When I worked at TSR [he writes], there was always basically a truism in cover art--the central figure had to be a white male. Most of us actually helping to create the cover art, either by conceiving it or actually creating it, hated that kind of outlook, but the powers that be believed that our audience was entirely white males and they needed someone that they could identify with on the cover.
As he rightly notes, this was absurd for two reasons - the audience weren't all white males, and more importantly this is a game in which people pretend to be elves, dwarves and halflings. He then goes on to detail the creation of Regdar, the iconic fighter from the D&D 3e core rulebooks. Apparently at the time of conception Regdar was supposed to be a dwarf, but at the last minute, without any consultation with the writers, he was suddenly changed into a human white male by nefarious marketing types. And thus the racist undertones in D&D were perpetuated.
Let's say straight away what needs to be said: Monte Cook is being a bit disingenuous here, because despite his excuses about nonhumans being nonethnic and "just dwarves" (or elves or whatever), it's quite clear that the initial dwarf version of Regdar was going to be a white dwarf - i.e. a short, stocky, muscular bloke with a beard, but one with caucasoid features nonetheless. So Monte Cook can hardly claim to be a paragon of political correctness or racial equality. At best, he just tried to avoid the issue by making the iconic fighter a dwarf and thus sweeping all issues of race under the carpet.
That said, the whole issue of race in D&D is just about the biggest minefield for well intentioned people that you can possibly think of. Let's imagine that the 3e designers had decided to make the iconic fighter a black male; you only have to think for about five seconds before obvious nightmare accusations become apparent. The D&D designers think that black men are only suitable to be meatshields! They're just trying to throw a bone to other ethnicities! They're just pandering to the political correct lobby! And so on and so on.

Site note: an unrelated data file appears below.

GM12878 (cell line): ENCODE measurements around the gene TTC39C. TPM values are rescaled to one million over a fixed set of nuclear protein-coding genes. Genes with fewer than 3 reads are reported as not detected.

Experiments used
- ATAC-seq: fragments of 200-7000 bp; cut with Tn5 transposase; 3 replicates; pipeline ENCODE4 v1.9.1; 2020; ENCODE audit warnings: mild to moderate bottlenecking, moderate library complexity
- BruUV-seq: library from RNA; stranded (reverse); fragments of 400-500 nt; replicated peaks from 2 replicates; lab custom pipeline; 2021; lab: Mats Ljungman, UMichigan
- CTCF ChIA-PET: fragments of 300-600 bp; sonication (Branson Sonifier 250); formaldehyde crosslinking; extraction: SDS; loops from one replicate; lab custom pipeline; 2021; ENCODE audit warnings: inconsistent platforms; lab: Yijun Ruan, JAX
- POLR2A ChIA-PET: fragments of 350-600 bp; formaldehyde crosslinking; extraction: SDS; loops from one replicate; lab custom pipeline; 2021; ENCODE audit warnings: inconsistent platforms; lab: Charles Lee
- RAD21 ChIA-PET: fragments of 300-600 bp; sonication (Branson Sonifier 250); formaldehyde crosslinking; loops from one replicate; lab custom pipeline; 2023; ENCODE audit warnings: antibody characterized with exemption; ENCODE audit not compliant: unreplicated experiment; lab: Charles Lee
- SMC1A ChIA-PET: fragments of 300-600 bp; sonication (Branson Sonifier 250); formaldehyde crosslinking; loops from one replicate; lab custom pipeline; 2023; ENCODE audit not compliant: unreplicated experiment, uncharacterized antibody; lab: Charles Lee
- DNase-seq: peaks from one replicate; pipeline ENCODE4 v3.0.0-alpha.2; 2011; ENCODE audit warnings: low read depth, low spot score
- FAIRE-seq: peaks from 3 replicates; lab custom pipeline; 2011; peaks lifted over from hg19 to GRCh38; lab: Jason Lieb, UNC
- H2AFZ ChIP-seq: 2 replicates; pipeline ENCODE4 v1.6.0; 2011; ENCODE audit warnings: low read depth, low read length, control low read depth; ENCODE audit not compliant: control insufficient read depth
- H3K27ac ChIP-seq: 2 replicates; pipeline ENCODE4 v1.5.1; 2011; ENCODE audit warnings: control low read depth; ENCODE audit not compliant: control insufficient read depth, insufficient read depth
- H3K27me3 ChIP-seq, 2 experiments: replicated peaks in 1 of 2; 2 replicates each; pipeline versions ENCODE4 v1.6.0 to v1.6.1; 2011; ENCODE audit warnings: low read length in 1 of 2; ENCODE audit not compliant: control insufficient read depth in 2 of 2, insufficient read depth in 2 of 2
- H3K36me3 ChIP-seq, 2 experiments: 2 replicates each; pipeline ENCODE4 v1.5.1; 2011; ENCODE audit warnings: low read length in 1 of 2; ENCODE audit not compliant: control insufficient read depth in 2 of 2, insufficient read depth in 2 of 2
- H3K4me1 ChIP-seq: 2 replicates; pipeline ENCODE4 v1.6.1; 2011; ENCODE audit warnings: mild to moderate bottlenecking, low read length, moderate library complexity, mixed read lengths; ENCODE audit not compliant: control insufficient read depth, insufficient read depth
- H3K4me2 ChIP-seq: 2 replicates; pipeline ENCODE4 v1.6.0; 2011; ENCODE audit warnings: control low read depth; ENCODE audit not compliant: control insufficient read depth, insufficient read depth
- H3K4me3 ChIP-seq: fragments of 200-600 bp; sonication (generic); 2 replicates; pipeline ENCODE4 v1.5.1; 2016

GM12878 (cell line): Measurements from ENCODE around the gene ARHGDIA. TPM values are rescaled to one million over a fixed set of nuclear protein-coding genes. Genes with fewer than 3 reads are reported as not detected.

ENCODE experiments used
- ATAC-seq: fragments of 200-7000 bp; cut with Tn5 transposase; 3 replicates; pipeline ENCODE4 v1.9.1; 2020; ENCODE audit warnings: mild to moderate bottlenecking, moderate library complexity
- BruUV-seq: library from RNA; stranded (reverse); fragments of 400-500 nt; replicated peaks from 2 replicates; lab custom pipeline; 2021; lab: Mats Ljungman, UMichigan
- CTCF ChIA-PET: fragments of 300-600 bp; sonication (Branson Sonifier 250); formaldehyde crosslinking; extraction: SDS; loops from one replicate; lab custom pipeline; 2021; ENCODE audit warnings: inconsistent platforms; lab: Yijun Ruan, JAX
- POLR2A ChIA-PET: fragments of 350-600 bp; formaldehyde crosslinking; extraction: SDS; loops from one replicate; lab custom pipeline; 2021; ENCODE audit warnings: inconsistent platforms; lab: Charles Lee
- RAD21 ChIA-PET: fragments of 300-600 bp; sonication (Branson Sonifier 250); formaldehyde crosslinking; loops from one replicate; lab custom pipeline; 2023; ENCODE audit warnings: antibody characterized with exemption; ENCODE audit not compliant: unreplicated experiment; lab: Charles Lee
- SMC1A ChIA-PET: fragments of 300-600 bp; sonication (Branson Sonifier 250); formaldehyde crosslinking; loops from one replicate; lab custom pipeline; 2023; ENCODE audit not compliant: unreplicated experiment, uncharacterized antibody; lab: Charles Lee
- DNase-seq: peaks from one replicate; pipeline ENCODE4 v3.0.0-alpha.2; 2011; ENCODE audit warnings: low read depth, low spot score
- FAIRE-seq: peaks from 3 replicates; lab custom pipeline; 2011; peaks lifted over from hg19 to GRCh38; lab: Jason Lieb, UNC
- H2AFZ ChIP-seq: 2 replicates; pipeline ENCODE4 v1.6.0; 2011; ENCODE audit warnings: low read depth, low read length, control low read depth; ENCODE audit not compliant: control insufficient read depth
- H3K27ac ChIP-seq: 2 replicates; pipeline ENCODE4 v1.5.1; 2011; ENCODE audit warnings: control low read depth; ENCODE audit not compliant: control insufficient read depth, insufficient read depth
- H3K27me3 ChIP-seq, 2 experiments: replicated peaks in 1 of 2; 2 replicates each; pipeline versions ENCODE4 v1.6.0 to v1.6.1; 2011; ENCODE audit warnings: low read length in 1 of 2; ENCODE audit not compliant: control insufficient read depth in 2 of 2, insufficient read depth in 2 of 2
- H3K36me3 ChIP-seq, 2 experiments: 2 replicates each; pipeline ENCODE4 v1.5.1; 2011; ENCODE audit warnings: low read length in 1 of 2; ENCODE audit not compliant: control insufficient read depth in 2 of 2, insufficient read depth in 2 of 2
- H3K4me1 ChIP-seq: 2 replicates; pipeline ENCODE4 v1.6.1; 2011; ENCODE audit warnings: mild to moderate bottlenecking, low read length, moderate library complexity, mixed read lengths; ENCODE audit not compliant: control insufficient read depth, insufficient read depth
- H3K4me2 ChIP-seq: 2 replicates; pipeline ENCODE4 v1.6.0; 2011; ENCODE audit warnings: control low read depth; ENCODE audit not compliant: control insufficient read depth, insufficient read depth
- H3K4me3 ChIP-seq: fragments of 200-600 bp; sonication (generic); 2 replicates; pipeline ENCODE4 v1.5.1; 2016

I have two conflicting feelings about this. Firstly, D&D is undoubtedly at root a European fantasy game. There's nothing particularly wrong with that, given that it was written by descendants of Europeans and its setting is broadly 'medieval Europe'. In view of that, I don't really mind it being mostly about white people. People can create settings that are based on other areas of the world if they wish (and it's something I've often done in the past) in which case obviously their characters will be of other ethnicities, but in its standard form it makes sense for the art in the core rules to feature mainly white people.
But on the other hand, it is also undoubtedly the case that white people are a minority of the world's population. Now, fantasy worlds are fantasy worlds, so that shouldn't really be relevant. But I suppose there is a school of thought which says that the core rules of a role playing game should be as generic as possible, and if that is the case its art work should contain people of different ethnicities, in amounts proportionate to the populations of all the different ethnicities that exist in the world. That depends on whether or not you think D&D should have an 'implied setting' (or should just be a neutral set of rules).
At the end of the day, I suppose the "game where guys with beards pretend to be elves" point is the most telling. D&D is about make-believe. I most often make-believe that I'm a dwarf. That doesn't mean that I want to be a dwarf. Equally, if I play a blond Teutonic paragon, that doesn't mean that I'm an Aryan supremacist, and if I play a Zulu it doesn't mean I'm making a political statement about how we're all just the same underneath. All I'm doing is picking characters who seem like they are fun to play.
So while I take the point that always having human white male fighters on the covers of core books is slightly dubious, nor do I see it as a serious issue that strikes at the heart of the game. A better solution would be to just have a dragon on the front, actually. In a dungeon. That would be the most representative.
(It should be noted that the 4e PHB has a sexy woman of unknown racial origin and a Dragonborn on the cover, which if you are of a certain disposition is much worse than a white male fighter. It seems to imply that women are only allowed on covers if they're sexy, and combined with the Klingon-esque Dragonborn it states in no uncertain terms that "This is a game for adolescent boys." Luckily I'm not of that certain disposition, so I just think it's a nice picture.)